When Big Girls Don’t Cry founder Karen Edbrooke heard about the federal government’s unsecured loan program she thought her business was an ideal candidate.
The Queensland-based retailer appeared to tick all the right boxes.
It’s a small-to-medium business that’s growing despite the COVID-19 pandemic with a solid credit history to boot. Check, check, check.
But when Edbrooke rang her longstanding banking partner to ask for a loan, they were more interested in hearing about how much her house was worth.
“They never even brought up the unsecured loans,” Edbrooke tells SmartCompany.
“I’m so desperate now that I’ve hired a broker to do all the running around for me and I’m looking at up to 20% interest [per annum].”
Despite the bank’s keen interest in her house, Edbrooke was only looking to take out a relatively small equipment loan worth between $10,000-15,000 to help cover costs associated with bringing on more staff.
As the business owner has previously told SmartCompany, running a growing business during the coronavirus crisis is expensive, with upwards of $50,000 in new costs associated with COVIDSafe measures.
“Even looking to get 10 Apple computers was a nightmare … the banks wanted all my financials up to last week certified from my accountant,” Edbrooke says.
This isn’t how it’s supposed to work, at least not according to Prime Minister Scott Morrison, who unveiled the $40 million unsecured loan program for SMEs earlier this year to improve access to finance for small businesses during the pandemic.
Under the program, the federal government agreed to take on 50% of the risk associated with loans given out by approved lenders, a move intended to encourage banks to ensure credit kept flowing to businesses.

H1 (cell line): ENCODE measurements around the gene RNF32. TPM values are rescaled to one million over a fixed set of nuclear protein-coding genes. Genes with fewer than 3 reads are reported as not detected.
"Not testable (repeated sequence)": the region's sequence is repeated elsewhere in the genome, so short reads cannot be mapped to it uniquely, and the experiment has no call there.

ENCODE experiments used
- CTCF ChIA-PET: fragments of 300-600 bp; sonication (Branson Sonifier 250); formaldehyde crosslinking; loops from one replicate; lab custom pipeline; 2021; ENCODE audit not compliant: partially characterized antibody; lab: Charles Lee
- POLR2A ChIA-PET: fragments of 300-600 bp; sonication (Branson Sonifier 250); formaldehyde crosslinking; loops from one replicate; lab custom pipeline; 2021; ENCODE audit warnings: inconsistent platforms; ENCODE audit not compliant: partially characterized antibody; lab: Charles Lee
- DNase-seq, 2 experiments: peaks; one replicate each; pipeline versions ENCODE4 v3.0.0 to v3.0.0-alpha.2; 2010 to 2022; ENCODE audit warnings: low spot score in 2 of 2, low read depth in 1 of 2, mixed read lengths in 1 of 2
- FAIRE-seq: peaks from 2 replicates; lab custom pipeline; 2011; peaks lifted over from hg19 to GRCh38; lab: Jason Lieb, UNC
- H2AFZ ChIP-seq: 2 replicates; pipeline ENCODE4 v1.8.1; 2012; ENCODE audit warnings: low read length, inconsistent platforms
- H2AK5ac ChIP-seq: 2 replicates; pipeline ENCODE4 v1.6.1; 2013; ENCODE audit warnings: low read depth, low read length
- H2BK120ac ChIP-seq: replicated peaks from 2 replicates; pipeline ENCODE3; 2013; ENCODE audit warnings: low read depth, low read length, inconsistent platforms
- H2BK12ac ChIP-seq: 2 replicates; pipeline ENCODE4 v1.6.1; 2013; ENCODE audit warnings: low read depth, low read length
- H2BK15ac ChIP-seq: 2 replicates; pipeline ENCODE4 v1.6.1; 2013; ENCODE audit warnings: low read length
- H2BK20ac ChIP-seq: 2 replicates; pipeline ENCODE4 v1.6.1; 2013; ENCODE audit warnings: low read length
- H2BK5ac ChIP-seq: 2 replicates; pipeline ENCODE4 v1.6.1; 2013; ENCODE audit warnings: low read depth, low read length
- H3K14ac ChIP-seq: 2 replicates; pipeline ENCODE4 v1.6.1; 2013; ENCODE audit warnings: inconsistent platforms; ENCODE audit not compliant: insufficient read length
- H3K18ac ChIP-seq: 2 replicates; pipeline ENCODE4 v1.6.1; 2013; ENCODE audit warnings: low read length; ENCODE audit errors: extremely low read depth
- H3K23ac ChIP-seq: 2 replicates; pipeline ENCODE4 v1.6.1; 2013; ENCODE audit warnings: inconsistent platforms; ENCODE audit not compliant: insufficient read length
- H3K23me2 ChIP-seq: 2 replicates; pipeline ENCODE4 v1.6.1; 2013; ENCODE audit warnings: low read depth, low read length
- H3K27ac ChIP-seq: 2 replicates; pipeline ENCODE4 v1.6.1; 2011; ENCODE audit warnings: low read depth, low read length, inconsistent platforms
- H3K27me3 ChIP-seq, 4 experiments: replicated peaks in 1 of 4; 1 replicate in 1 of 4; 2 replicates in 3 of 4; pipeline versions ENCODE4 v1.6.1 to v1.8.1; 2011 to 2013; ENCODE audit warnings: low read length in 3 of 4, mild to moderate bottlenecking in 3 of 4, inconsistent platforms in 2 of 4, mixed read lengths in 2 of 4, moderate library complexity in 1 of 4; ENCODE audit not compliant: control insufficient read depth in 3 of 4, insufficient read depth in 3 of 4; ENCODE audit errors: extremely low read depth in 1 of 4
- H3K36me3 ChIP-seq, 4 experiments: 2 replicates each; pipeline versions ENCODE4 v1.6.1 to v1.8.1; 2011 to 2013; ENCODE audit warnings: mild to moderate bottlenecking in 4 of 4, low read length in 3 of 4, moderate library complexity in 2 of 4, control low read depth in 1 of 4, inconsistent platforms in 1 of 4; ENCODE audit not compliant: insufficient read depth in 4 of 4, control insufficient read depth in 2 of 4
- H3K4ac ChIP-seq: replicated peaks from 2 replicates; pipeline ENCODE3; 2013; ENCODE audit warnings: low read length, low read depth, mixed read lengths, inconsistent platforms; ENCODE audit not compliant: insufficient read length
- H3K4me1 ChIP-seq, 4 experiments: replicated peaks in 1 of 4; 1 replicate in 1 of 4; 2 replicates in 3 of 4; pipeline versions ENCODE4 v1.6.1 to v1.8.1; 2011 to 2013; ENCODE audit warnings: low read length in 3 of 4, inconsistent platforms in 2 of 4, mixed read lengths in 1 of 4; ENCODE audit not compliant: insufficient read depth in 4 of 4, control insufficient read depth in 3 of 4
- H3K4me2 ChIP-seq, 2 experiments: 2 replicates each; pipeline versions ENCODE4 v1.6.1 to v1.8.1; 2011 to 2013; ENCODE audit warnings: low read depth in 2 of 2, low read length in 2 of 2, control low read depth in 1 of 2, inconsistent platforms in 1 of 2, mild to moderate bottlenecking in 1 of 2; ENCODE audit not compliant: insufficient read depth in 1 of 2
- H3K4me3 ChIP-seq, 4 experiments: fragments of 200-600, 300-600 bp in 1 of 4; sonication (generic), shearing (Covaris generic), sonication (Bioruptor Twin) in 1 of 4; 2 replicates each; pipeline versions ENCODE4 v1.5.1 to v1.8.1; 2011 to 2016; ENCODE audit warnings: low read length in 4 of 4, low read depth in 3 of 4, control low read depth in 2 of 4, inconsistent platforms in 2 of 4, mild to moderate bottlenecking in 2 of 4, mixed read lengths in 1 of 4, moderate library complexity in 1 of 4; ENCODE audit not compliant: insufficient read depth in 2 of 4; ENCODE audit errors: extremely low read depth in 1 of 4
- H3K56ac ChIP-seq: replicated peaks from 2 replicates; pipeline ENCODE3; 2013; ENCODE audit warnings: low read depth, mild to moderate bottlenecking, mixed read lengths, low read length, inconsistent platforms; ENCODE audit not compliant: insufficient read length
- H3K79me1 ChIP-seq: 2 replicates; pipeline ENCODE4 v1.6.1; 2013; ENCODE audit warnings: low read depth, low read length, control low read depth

A total of 44 lenders have been approved by the government to utilise Commonwealth coffers for the loans, a little over three-quarters of which are banks.
Here’s the rub: while up to $40 billion in loans were expected, only about $2 billion has actually been lent out so far, according to Treasury, which is currently working on an expanded second phase of the scheme that’s set to kick-off on at the start of next month.
Of this amount, two banks, namely Commonwealth Bank and NAB, are responsible for more than 80% of funds lent out under the program.
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Why did this much-hyped government program only hit 5% capacity in its first seven months?
There appears to be a range of reasons. Those SmartCompany has spoken with have complained about lender reluctance, unpalatable interest rates and, at least according to this anecdotal evidence, lacklustre marketing.
More broadly, bank bosses have pointed to lower than expected appetite among business customers and some brokers say the program itself doesn’t fit the market very well.
“I don’t even own a house”: Have lenders forgotten the ‘unsecured’ part?
Among the half-a-dozen business owners SmartCompany spoke with for this story, all said they were pushed towards putting up collateral for loans when they contacted their banks for credit during the pandemic, before being asked to jump through some onerous disclosure hoops that, at least in one case, extended the loan application process out to seven weeks.
Mobius Distilling Co co-founder Alex Hardie recalls contacting his bank to enquire about the government’s loan program, but was instead directed towards a more traditional option that would have involved putting down a house.
As Hardie tells SmartCompany, “the number one question was ‘do you own a house?'”
“I don’t even own a house.”
Small business ombudsman Kate Carnell has been hearing similar stories from business owners; it appears lenders approved to grant loans under the scheme are neglecting the “unsecured” part.
“I’ve seen small businesses who have dealt with their bank for a long period of time being asked to fill in full-scale personal serviceability requirements for their partners who don’t work in the business,” Carnell has told SmartCompany.
“There’s no doubt this is in conflict [with the purpose of the program], and there’s also no doubt that not much money is flowing out the door.”
Council of Small Businesses of Australia chairperson Mark McKenzie says he’s aware of businesses being pushed into secured loans too, but makes the point that the scheme design isn’t very attractive from a lender point of view.
“If you’ve got a loan that’s not going to work at 100% [risk], it’s not going to work at 50% either,” McKenzie tells SmartCompany.